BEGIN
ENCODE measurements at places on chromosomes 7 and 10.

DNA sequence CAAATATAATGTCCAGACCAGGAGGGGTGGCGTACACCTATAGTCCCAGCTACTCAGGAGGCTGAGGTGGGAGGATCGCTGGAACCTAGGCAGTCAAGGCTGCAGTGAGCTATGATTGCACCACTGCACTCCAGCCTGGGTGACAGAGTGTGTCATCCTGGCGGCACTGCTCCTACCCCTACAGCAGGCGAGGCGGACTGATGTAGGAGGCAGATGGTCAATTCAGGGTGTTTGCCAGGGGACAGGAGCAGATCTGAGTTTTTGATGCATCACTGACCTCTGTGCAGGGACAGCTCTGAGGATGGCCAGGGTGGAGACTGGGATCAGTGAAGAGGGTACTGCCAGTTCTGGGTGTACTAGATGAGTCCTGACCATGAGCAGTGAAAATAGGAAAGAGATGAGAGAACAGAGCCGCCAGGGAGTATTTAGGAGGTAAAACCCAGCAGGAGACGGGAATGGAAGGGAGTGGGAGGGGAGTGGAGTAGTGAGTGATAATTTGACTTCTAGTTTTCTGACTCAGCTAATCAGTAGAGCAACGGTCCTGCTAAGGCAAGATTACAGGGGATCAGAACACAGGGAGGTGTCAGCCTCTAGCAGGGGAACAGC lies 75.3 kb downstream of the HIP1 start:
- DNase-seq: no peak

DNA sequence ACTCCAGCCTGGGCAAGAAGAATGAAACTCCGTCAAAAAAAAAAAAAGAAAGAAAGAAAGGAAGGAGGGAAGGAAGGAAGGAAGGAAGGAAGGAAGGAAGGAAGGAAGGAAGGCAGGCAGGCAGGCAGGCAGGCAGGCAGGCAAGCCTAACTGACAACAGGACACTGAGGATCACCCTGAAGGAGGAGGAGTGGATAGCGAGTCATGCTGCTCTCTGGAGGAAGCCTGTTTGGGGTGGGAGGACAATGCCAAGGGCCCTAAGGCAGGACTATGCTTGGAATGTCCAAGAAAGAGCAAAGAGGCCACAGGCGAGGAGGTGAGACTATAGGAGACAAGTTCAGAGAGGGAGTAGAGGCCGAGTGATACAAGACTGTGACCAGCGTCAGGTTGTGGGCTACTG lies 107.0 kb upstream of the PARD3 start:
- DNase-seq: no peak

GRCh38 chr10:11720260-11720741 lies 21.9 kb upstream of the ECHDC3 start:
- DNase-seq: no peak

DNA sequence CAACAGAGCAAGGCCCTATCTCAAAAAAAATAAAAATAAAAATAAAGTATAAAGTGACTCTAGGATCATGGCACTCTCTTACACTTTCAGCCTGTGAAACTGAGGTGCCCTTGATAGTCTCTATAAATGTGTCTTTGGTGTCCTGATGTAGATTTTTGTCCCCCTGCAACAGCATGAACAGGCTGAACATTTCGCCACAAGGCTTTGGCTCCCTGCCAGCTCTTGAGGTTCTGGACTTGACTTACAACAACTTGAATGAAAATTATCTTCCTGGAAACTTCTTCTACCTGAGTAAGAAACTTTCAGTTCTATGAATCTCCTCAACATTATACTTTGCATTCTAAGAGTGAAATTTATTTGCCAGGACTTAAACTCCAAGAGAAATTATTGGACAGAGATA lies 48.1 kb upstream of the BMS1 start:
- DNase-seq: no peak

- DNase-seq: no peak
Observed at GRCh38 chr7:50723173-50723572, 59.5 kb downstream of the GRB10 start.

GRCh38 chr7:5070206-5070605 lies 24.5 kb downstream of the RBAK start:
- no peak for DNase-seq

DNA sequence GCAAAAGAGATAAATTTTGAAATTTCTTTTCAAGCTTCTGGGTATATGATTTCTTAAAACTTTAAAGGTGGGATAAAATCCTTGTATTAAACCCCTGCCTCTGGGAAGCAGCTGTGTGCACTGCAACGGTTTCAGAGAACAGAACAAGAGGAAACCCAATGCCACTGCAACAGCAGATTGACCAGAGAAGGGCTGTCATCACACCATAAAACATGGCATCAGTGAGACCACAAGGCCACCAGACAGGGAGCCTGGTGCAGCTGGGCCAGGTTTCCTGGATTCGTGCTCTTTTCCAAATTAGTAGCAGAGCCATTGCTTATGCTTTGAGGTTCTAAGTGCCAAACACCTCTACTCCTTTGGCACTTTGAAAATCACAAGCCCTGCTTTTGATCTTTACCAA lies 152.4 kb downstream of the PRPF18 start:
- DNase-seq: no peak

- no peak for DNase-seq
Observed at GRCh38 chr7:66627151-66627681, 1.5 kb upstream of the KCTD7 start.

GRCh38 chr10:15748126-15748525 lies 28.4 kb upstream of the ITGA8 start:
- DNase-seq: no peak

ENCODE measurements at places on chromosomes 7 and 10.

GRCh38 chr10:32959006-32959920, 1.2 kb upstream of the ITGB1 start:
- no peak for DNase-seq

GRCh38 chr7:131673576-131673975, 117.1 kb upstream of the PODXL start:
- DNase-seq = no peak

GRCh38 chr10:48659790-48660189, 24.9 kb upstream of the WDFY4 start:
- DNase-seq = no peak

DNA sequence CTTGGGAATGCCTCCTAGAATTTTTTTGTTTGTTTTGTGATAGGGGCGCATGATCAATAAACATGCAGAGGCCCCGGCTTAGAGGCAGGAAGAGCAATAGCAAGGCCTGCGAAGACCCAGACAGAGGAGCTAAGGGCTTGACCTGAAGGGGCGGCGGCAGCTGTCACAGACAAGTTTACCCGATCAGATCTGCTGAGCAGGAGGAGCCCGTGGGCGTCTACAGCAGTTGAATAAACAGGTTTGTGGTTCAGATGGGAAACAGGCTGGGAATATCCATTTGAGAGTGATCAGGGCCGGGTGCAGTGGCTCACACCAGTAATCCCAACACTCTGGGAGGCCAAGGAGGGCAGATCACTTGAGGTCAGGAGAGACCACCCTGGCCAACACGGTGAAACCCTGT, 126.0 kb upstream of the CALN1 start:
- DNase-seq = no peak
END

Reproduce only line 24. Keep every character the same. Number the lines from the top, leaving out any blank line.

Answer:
- DNase-seq = no peak